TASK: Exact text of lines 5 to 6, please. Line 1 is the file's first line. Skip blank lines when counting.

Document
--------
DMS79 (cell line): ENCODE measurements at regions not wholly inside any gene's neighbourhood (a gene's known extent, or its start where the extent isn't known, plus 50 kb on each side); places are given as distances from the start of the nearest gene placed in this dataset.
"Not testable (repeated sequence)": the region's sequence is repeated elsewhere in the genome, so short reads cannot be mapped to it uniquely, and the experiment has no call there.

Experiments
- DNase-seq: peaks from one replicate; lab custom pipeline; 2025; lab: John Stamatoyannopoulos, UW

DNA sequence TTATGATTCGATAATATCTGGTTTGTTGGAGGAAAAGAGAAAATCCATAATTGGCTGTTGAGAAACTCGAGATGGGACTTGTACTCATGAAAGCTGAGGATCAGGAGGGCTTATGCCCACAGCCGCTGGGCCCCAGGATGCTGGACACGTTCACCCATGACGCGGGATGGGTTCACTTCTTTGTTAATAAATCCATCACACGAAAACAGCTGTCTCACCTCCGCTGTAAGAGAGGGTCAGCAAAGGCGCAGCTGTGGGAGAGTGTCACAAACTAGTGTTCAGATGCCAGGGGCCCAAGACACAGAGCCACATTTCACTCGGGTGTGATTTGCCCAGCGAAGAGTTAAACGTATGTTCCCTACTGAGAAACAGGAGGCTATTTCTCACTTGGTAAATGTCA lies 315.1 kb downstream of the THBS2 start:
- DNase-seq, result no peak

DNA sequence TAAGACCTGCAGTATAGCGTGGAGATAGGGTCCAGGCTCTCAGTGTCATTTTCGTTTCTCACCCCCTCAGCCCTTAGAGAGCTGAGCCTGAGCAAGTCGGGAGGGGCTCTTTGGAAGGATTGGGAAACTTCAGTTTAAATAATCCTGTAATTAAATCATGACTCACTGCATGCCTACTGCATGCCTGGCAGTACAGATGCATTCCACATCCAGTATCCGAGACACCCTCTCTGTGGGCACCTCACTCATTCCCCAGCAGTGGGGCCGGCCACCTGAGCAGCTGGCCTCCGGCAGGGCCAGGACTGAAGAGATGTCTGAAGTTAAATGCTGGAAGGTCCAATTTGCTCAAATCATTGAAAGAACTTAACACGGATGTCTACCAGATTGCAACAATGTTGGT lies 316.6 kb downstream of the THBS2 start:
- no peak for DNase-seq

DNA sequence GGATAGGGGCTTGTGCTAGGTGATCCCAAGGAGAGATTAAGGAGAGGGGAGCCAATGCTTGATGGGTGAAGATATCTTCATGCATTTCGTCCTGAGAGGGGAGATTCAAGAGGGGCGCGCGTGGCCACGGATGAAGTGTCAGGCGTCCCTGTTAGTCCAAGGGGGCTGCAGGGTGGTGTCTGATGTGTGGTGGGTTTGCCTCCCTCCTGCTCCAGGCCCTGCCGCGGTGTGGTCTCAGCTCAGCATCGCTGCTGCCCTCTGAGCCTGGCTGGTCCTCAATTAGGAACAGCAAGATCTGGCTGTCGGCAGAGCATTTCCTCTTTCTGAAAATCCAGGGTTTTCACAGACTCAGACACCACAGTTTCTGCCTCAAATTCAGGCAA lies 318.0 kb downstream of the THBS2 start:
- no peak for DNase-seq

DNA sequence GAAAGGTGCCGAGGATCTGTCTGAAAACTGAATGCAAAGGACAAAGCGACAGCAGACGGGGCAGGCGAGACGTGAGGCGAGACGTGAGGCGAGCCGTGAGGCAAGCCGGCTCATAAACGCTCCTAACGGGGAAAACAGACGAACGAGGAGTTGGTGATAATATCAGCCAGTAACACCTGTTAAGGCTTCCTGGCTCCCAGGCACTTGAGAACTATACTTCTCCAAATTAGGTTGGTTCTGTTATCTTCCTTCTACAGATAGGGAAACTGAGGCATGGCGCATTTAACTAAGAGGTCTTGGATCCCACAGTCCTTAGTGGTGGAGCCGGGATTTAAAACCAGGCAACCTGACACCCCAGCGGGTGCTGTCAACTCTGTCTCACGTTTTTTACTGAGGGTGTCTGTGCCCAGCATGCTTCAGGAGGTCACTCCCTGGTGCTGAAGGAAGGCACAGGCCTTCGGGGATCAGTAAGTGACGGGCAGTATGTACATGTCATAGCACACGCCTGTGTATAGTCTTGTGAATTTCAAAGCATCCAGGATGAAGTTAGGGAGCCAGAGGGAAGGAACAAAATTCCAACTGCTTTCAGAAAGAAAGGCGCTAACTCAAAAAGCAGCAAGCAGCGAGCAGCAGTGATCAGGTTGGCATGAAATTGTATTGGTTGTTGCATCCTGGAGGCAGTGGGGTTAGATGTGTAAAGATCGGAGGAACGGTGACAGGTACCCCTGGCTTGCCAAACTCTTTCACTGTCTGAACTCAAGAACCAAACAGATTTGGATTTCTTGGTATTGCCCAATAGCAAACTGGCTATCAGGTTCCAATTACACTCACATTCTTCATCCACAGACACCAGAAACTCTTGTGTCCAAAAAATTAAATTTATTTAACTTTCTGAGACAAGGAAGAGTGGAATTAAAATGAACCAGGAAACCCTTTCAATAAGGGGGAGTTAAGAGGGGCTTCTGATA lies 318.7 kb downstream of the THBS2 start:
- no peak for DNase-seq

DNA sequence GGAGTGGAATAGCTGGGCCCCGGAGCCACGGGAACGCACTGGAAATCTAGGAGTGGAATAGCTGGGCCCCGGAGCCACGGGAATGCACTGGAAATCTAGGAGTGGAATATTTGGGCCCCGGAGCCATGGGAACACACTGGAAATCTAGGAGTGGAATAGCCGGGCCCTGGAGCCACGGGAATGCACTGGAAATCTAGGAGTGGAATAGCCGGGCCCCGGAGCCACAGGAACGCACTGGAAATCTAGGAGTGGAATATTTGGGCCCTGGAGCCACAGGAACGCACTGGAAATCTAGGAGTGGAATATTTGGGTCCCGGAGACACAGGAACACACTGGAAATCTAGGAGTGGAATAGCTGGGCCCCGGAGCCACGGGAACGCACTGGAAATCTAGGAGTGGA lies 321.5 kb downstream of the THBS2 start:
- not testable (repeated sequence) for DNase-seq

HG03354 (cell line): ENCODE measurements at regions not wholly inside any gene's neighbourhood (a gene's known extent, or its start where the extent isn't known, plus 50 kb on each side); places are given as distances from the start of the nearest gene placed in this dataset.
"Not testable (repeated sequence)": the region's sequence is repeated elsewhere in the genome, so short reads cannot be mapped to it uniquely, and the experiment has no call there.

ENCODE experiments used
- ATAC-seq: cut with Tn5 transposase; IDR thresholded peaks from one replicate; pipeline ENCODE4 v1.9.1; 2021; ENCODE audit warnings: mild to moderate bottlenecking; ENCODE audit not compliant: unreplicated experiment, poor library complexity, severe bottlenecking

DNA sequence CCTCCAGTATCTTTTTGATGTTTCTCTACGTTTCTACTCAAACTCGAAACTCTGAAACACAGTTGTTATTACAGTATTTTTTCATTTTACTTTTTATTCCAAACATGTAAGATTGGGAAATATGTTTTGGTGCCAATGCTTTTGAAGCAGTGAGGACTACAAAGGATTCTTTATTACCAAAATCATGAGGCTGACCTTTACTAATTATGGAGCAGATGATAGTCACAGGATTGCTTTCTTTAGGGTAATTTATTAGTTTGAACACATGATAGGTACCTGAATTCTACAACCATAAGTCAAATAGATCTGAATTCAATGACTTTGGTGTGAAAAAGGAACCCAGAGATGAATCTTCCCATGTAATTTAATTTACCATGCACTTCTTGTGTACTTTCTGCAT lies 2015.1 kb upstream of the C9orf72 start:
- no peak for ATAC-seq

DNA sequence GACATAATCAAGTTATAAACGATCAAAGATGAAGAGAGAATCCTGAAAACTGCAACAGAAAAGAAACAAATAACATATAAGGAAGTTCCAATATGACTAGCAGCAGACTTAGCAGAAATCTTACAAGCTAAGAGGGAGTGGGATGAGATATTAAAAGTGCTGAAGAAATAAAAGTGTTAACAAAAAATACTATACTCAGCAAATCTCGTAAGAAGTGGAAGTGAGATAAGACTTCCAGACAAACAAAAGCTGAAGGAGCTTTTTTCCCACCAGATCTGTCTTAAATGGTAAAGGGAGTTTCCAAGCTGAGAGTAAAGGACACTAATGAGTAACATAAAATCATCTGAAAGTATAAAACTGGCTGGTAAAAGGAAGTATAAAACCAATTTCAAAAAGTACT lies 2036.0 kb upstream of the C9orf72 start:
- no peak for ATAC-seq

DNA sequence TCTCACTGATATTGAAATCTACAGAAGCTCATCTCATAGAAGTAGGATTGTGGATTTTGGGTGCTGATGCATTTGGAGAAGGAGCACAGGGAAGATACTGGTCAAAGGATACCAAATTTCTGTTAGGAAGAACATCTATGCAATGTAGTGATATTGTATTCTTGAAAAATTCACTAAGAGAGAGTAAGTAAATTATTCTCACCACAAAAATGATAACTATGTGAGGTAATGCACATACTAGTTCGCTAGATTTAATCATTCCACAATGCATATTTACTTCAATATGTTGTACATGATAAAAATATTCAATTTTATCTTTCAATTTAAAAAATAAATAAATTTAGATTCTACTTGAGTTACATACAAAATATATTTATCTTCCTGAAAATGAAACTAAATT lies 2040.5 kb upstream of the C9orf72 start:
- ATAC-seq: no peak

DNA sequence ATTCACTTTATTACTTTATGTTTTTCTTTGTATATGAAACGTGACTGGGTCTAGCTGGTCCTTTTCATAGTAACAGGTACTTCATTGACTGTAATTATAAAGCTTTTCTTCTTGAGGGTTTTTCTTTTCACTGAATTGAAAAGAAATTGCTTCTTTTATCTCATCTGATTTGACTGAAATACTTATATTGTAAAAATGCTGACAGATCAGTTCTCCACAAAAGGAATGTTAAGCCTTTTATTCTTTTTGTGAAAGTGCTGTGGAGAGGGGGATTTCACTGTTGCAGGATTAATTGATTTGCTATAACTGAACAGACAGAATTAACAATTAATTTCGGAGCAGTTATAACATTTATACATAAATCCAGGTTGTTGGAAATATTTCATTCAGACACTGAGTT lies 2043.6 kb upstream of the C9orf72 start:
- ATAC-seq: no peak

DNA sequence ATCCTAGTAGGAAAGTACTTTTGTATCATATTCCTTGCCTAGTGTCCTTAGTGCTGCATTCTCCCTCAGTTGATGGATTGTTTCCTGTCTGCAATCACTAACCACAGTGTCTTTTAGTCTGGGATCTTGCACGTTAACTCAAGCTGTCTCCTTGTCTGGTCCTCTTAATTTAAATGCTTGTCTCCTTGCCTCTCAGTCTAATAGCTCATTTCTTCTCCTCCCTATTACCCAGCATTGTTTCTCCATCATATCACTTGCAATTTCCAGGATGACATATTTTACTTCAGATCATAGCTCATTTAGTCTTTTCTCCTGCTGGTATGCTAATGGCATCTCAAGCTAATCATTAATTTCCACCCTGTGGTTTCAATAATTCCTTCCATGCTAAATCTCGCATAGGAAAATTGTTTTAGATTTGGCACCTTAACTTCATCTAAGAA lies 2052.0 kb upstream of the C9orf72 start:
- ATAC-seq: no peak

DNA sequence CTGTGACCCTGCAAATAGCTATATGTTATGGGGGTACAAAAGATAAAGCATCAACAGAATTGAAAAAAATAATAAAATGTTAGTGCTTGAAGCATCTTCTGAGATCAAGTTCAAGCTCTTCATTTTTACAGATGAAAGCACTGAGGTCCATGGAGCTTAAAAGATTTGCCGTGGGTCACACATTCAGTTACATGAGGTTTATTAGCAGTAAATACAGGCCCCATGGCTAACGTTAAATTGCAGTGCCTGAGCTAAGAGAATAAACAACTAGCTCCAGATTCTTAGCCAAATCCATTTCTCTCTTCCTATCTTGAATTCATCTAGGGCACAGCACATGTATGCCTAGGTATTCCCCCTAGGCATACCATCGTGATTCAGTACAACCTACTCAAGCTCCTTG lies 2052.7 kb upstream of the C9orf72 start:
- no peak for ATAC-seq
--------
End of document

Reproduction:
DNA sequence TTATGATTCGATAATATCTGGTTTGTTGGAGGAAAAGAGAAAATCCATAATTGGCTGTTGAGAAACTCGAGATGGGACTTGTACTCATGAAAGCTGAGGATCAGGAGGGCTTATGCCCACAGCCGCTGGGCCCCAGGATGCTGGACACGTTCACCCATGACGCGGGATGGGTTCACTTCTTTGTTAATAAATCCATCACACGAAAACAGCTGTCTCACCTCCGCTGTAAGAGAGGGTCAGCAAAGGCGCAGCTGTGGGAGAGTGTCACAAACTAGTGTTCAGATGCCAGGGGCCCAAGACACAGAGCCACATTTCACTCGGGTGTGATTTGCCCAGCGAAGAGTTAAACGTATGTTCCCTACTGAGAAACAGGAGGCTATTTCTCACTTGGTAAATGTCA lies 315.1 kb downstream of the THBS2 start:
- DNase-seq, result no peak